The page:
Johnny Mercer: Southern Songwriter for the World

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University of Georgia Press, Nov 15, 2013 - Biography & Autobiography - 521 pages
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John Herndon “Johnny” Mercer (1909–76) remained in the forefront of American popular music from the 1930s through the 1960s, writing over a thousand songs, collaborating with all the great popular composers and jazz musicians of his day, working in Hollywood and on Broadway, and as cofounder of Capitol Records, helping to promote the careers of Nat “King” Cole, Margaret Whiting, Peggy Lee, and many other singers. Mercer’s songs—sung by Bing Crosby, Billie Holiday, Judy Garland, Frank Sinatra, Ella Fitzgerald, Tony Bennett, Lena Horne, and scores of other performers—are canonical parts of the great American songbook. Four of his songs received Academy Awards: “Moon River,” “Days of Wine and Roses,” “On the Atchison, Topeka, and the Santa Fe,” and “In the Cool, Cool, Cool of the Evening.” Mercer standards such as “Hooray for Hollywood” and “You Must Have Been a Beautiful Baby” remain in the popular imagination.

Exhaustively researched, Glenn T. Eskew’s biography improves upon earlier popular treatments of the Savannah, Georgia–born songwriter to produce a sophisticated, insightful, evenhanded examination of one of America’s most popular and successful chart-toppers. Johnny Mercer: Southern Songwriter for the World provides a compelling chronological narrative that places Mercer within a larger framework of diaspora entertainers who spread a southern multiracial culture across the nation and around the world. Eskew contends that Mercer and much of his music remained rooted in his native South, being deeply influenced by the folk music of coastal Georgia and the blues and jazz recordings made by black and white musicians. At Capitol Records, Mercer helped redirect American popular music by commodifying these formerly distinctive regional sounds into popular music. When rock ’n’ roll diminished opportunities at home, Mercer looked abroad, collaborating with international composers to create transnational songs.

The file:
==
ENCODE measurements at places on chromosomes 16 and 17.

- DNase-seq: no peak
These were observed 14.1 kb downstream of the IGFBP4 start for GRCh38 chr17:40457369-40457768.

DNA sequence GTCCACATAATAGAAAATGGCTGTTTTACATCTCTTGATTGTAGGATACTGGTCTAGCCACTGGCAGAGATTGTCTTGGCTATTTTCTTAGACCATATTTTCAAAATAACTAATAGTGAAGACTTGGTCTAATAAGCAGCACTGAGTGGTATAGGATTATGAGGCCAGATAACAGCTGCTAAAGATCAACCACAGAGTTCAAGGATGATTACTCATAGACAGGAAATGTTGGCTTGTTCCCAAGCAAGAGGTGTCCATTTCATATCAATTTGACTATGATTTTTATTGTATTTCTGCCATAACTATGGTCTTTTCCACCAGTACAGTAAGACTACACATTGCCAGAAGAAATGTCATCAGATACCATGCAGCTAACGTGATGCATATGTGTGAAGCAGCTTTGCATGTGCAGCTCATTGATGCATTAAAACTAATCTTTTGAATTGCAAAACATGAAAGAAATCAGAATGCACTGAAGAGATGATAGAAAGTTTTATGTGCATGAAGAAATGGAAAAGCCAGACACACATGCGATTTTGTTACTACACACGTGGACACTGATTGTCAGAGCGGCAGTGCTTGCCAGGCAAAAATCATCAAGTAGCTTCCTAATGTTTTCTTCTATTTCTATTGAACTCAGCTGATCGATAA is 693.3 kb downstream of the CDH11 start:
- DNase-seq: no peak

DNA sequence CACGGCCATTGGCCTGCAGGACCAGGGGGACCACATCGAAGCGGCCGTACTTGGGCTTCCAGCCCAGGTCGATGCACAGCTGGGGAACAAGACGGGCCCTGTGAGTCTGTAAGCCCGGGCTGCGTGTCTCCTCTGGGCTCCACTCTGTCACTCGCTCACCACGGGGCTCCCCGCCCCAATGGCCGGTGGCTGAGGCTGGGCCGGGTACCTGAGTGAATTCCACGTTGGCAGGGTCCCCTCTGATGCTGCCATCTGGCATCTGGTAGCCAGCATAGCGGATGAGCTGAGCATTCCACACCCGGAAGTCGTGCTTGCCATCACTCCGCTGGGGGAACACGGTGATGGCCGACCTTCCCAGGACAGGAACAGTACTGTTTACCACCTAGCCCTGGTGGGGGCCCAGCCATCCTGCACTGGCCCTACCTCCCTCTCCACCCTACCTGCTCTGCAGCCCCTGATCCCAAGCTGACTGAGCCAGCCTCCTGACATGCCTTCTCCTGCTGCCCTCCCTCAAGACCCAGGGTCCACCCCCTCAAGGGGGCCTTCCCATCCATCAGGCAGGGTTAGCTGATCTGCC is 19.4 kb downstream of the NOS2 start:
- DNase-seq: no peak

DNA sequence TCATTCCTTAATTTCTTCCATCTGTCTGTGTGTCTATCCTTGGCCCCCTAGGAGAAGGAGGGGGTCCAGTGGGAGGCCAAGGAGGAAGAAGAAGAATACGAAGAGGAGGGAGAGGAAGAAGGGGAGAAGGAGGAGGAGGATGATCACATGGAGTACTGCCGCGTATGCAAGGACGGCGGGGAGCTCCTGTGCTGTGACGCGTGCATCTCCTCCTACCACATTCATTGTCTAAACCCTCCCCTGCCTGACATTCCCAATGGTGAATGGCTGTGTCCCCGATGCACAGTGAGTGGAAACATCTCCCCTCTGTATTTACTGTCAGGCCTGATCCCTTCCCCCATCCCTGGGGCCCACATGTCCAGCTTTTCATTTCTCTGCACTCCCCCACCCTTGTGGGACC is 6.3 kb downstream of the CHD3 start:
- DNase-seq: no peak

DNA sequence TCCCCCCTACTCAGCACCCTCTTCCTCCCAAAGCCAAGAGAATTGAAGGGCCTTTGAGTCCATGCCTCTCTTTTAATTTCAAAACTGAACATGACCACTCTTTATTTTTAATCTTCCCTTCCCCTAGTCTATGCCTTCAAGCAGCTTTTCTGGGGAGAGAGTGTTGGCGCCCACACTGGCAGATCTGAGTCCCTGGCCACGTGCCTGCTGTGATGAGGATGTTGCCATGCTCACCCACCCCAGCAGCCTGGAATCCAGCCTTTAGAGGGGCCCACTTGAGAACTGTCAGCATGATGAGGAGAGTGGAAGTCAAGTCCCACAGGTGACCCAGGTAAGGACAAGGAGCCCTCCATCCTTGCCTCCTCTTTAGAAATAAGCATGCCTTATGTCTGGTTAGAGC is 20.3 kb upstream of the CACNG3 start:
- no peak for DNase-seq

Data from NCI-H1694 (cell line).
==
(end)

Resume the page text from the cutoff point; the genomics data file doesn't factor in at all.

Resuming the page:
At heart, Eskew says, Mercer was a jazz musician rather than a Tin Pan Alley lyricist, and the interpenetration of jazz and popular song that he created expressed elements of his southern heritage that made his work distinctive and consistently kept his music before an approving audience.


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JOHNNY MERCER: Southern Songwriter for the World

User Review  - Jane Doe - Kirkus

A painstakingly researched biography of Johnny Mercer (1909-1976), one of the great songwriters of the classic era of American popular music.Eskew (History/Georgia State; But for Birmingham: The Local ... Read full review

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"Have you seen Ann Louise, my sister? She was a movie star in "80 Days Around the World' AND SHE AND MY GRANDFATHER WROTE SONGS FOR Christmas time. She was a friend of Miss Shirley Temple and me, Mary Kate. Please have her contact me by email. Happy Holidays to You! Legal Assistant, Miss Mary Kate Ivanetich M.K.I.
I have a feeling Ann Louise needs help to protect her Intellectual Property rights, trademarks and copyrights. Her birthday is November 11, 1945 and she was born in California U.S.A.
International Copyright Ann Louise U.S.A. 1955 M.K.I. Legal Assistant


Chapter One
Chapter Two
Chapter Three
Chapter Four
Chapter Five
Chapter Six
Chapter Seven
Chapter Eight
Chapter Nine

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About the author (2013)

 Glenn T. Eskew is a professor of history at Georgia State University. He is the author of But for Birmingham: The Local and National Movements in the Civil Rights Struggle, editor of Labor in the Modern South, and coeditor of Paternalism in a Southern City.

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